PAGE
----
Let us set the record straight. The Premier is wrong on pensions.
We believe that everyone deserves retirement security in the form of a defined benefit pension plan. These are pension plans that offer a guaranteed income in retirement. Under the “shared risk” model, which the Premier promotes, retirement income is subject to market risks and fluctuations.
“Shared Risk” plans do not share risks between employers and members, as some would have you believe. The “sharing” of risks takes place mostly between active and retired members, who face the serious risk that their benefits could be reduced without limit.
The only risk on the employer is a small, limited, and temporary increase in contributions. Most risks in these plans are shouldered by plan members. The government knows this, as the Auditor General pointed out in 2015: “the Province’s position was that the […] risks inherent in the [Shared Risk] plans are largely borne by the employees.”
Our two defined benefit pension plans are modest, paying retirees an average of just $9,000 to $12,000 per year, respectively. These low pensions are a function of our low wages, which are among the lowest of government employees in the province. While the benefits are secure, owing to the defined benefit nature of the plans, they are very modest.
The Premier says our plans are “unsustainable” and therefore require conversion because of shortfalls in our plans between the value of the promised pensions and the plans’ assets. What he does not say is that these shortfalls are the clear result of the province’s deliberate choice to withhold required contributions to both plans for more than a decade.
An arbitrator recently sided with CUPE on this issue and ordered the government to finally make the missing contributions to the Local 1253 plan. Local 2745 has its arbitration hearing on this issue scheduled in the new year.
In all other provinces, where pensions have been properly funded, plans are generally in significant surpluses. In other words, Premier Higgs wants our two Locals to pay for the government’s refusal to properly fund our pension plans.
This is extremely unfair.
On our side of the table, our members have held up our end of the deal. We have always paid our required pension contributions to the plans. We have gone to work on the front-lines throughout the pandemic to keep our schools open and to keep our province’s children safe. We want to get back to doing our jobs and serving the communities that we love.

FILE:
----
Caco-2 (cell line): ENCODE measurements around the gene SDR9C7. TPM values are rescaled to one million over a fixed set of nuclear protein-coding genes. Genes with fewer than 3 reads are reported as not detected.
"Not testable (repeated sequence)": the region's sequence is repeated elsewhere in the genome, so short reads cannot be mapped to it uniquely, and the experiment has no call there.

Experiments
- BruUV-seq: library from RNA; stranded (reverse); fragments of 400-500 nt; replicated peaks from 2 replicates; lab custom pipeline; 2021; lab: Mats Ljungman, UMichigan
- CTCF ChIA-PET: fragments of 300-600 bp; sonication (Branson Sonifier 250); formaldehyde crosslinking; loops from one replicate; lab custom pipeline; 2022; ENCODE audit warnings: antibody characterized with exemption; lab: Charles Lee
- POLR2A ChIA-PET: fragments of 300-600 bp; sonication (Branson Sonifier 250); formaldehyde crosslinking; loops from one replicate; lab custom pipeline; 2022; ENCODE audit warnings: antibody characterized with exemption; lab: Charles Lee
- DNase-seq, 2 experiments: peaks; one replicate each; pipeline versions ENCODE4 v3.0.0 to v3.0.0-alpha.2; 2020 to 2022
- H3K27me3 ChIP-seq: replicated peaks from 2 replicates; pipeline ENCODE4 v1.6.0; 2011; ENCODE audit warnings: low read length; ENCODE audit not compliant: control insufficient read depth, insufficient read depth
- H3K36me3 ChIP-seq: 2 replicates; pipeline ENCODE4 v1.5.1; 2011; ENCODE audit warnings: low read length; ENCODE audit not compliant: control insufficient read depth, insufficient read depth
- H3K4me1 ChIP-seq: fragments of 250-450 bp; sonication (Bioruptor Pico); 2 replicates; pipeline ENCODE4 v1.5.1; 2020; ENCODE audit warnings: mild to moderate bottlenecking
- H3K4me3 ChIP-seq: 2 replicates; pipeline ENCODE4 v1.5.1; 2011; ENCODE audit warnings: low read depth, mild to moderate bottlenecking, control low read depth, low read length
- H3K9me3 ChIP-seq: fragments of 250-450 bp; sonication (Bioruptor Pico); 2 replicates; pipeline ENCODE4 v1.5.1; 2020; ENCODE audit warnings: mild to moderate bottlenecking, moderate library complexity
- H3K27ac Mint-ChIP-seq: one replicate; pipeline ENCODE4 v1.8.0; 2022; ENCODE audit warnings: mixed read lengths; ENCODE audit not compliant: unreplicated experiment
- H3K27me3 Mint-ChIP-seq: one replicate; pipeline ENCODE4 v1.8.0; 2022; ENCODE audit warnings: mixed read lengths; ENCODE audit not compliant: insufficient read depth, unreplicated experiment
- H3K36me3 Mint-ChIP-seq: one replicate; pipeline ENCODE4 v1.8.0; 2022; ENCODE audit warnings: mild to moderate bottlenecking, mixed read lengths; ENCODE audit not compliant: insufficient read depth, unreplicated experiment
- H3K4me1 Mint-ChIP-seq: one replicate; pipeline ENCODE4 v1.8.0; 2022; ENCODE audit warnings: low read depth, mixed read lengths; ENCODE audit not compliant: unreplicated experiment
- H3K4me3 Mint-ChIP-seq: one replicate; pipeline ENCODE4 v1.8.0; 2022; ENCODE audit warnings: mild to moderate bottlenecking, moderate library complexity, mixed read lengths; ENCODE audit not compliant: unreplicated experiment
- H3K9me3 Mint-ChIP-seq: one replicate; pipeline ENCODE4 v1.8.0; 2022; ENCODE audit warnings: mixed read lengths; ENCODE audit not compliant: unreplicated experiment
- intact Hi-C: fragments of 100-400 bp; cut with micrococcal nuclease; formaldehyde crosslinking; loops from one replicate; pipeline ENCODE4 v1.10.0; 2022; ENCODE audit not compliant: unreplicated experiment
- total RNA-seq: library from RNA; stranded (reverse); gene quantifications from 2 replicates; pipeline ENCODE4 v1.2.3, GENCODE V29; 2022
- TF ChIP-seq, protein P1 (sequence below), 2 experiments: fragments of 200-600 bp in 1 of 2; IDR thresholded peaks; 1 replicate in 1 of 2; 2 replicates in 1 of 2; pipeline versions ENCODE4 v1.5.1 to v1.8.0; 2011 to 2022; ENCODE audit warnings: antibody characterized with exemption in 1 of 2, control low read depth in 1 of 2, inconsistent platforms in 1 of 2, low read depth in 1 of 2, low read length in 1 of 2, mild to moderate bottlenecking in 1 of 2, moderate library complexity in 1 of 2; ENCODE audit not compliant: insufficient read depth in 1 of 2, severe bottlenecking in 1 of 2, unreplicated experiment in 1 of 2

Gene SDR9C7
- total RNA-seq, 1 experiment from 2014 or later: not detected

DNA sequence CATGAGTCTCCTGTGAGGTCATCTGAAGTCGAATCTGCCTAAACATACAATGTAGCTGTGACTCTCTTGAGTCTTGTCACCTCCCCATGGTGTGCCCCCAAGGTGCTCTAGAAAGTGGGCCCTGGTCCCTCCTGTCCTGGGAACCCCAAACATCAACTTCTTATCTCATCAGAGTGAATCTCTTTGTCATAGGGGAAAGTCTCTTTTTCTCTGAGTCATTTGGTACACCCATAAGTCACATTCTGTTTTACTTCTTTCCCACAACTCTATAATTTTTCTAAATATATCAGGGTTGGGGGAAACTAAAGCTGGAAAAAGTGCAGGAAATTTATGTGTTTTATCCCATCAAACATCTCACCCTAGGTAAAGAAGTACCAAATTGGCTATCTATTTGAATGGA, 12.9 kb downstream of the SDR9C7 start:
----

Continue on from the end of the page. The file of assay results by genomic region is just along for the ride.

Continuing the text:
We all know that Premier Higgs had a long career as an Irving Oil executive before running for his seat. As Irving is not a publicly-traded company, we don’t know how much their executives were paid, but we imagine he did much better than the majority of workers in New Brunswick. A 2010 Postmedia story said that Higgs retired from Irving with “a company pension that should keep them secure for the rest of their lives.”
A recent Brunswick News article also cites Jim Leech, another former business executive, as supporting Higgs’ pension agenda. Leech says that we are “kidding ourselves” to expect the Province of New Brunswick to pay us the pensions we’ve been promised.
But what is not mentioned is that Leech earned more than $40 million in compensation during his years as an executive of the (defined benefit) Ontario Teachers’ Pension Plan, according to his plan’s public reports. This compensation includes a secure defined benefit pension that was estimated at $315,000 per year when Leech retired in 2013.
Higgs, Leech, and others in the top 1%, want a world in which working people are not afforded the security of a decent pension in retirement. They want to absolve employers of any real commitment to retirement security for workers. And one way to do this is to convert existing pensions to “Shared Risk” pensions.
But we believe all employers have an obligation to ensure retirement security with dignity for their employees.
And that means a reliable, sustainable, defined benefit pension plan for everyone.
Theresa McAllister is the President of CUPE Local 2745, representing educational assistants and student attendants. Iris Lloyd is the President of CUPE Local 1253, representing bus drivers, custodians, maintenance workers and engineers.
Access all of NB Media Co-op’s coverage of the CUPE strike here.
Read all about the the events leading up to the strike here.